March 16, 2005

Libertarian Health Care

On Democratic Freedom a discussion of health care from a libertarian (Democratic) perspective opens with references to Howard Dean and Russel Feingold. It includes the false but popular idea that half of all bankruptcies are health-related.

Todd Zywicki of Volokh Conspiracy is a bankruptcy specialist. In one post on VC he brought up and then debunked this argument on health-related bankruptcies.

He points out that almost all the bankruptcy studies have found little relation ebtween health insurancer and bankruptcy. The basis for the finding is from a flawed method. An excerpt:

    They draw their data from two sources. First, self-identified bankruptcy filers who say that some medical event "caused" their bankruptcy. Second, analysis of "objective" facts on filers bankruptcy papers that find either (1) debtor or spouse lost at least 2 weeks of work-related income because of illness or injury or (2) uncovered medical bills exceeding $1,000 in 2 years before bankruptcy, or (3) debtors who say they had to mortgage their home to pay medical bills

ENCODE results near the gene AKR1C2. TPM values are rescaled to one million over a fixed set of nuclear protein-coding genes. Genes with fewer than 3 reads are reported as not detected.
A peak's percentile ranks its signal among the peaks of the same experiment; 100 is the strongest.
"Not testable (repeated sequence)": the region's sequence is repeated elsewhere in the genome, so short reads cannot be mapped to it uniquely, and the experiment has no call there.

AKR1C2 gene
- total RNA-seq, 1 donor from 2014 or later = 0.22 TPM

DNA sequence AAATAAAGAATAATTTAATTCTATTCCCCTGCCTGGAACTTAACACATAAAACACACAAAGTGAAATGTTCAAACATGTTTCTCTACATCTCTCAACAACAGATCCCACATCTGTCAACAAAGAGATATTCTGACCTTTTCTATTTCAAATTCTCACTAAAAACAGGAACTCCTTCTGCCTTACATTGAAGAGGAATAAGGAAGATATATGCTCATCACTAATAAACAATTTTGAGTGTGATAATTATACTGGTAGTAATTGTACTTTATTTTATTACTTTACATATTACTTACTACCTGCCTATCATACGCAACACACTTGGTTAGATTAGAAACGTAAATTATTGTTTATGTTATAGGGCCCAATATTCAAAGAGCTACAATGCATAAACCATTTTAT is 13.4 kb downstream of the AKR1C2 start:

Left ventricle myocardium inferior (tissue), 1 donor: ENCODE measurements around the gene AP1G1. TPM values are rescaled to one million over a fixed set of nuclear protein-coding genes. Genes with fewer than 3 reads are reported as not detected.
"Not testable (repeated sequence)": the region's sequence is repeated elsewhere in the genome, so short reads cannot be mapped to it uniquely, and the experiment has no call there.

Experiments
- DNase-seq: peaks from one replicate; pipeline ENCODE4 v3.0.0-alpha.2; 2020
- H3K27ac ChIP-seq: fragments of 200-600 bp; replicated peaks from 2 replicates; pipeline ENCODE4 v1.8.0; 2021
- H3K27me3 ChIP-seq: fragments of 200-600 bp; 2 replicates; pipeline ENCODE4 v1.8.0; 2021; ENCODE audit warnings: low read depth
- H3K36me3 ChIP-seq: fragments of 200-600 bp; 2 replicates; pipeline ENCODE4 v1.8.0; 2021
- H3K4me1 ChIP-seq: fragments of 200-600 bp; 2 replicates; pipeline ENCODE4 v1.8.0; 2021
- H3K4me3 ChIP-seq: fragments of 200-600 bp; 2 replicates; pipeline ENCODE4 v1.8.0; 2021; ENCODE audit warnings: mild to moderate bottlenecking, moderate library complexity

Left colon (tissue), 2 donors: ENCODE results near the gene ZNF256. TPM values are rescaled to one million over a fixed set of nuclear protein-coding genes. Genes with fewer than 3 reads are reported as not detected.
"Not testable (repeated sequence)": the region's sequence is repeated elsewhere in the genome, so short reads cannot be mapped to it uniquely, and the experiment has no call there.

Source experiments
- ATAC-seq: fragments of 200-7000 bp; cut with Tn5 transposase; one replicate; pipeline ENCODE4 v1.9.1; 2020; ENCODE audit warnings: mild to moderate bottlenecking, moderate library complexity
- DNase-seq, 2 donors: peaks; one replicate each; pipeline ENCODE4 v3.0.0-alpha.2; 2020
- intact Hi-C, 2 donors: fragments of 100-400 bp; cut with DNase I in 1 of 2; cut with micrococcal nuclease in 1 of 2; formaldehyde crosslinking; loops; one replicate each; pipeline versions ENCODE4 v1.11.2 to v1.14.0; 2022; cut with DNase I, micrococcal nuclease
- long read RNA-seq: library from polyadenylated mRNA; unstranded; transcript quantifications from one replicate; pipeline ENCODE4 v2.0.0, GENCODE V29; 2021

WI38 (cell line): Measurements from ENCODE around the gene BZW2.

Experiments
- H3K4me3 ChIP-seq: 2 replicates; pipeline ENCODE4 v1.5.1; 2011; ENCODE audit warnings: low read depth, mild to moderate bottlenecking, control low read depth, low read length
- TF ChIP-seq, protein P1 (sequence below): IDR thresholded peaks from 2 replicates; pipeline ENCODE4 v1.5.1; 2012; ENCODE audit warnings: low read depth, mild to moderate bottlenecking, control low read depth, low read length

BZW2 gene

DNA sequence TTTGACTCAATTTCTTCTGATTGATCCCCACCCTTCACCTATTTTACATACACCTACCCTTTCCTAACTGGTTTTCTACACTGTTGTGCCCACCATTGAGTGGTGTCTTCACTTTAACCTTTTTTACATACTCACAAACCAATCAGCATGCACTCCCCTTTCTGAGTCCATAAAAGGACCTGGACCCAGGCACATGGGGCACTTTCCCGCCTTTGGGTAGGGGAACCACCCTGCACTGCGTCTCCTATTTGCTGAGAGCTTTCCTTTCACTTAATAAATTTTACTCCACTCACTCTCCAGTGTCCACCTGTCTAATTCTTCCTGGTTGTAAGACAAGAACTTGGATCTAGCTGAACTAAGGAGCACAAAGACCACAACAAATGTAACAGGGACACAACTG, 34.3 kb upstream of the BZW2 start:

If you want a libertarian- and budget-friendly solution to health care costs then I suggest unlimited medical savings accounts, which have existed for several years but are currently capped at a modest $5k per annum (last I heard). The money has to be spent on health costs and then it's tax-free, otherwise it's taxable at what would've been the rate had it not entered an MSA.

This money can be spent on health insurance. In surveys, a huge supermajority of uninsured people said they would get health insurance if an MSA would let them do so tax free.

Remember, almost all the people without health insurance have money; they're not poor or indigent. Everyone that's old or poor already gets government insurance (or is eligible for it), so it's the people that aren't poor who are more likely to lack health insurance. They have money, but giving them a tax break would make health care more affordable.

I really wouldn't trust Dean with health care after his Vermont record.


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